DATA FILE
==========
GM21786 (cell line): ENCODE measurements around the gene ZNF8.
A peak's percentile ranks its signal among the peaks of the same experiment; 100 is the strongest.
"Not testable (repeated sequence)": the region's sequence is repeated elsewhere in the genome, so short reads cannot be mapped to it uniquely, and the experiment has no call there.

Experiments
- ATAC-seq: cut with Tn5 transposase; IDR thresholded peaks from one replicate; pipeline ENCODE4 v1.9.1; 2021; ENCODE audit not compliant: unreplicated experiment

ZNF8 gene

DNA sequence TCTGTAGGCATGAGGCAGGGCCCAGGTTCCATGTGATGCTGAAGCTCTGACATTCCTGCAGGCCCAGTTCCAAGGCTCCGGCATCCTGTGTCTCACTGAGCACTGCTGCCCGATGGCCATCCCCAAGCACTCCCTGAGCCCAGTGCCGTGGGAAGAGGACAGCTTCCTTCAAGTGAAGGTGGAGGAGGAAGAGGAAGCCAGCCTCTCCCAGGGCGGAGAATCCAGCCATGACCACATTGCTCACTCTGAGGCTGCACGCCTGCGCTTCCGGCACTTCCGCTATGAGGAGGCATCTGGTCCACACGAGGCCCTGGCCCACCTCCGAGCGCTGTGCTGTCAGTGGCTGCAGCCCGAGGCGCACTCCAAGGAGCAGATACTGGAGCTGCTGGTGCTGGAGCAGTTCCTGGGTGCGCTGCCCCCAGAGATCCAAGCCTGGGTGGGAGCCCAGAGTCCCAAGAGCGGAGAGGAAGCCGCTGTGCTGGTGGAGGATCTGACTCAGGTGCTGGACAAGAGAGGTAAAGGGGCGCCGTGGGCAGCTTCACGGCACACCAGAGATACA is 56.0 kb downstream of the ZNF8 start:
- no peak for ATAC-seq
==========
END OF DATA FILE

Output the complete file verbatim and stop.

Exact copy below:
GM21786 (cell line): ENCODE measurements around the gene ZNF8.
A peak's percentile ranks its signal among the peaks of the same experiment; 100 is the strongest.
"Not testable (repeated sequence)": the region's sequence is repeated elsewhere in the genome, so short reads cannot be mapped to it uniquely, and the experiment has no call there.

Experiments
- ATAC-seq: cut with Tn5 transposase; IDR thresholded peaks from one replicate; pipeline ENCODE4 v1.9.1; 2021; ENCODE audit not compliant: unreplicated experiment

ZNF8 gene

DNA sequence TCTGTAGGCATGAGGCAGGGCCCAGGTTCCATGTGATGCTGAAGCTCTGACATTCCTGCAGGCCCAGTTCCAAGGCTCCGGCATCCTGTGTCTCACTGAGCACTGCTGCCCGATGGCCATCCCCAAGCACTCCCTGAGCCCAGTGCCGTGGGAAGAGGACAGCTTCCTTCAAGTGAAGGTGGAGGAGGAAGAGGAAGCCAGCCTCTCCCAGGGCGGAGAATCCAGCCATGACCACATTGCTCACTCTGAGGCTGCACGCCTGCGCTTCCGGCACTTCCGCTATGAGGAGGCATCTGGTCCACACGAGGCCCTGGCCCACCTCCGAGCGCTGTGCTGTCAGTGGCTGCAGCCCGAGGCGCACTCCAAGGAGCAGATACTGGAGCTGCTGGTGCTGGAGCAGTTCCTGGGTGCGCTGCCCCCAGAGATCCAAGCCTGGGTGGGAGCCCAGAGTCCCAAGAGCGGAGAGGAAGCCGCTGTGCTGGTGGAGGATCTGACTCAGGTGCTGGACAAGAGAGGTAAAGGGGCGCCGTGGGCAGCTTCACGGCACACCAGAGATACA is 56.0 kb downstream of the ZNF8 start:
- no peak for ATAC-seq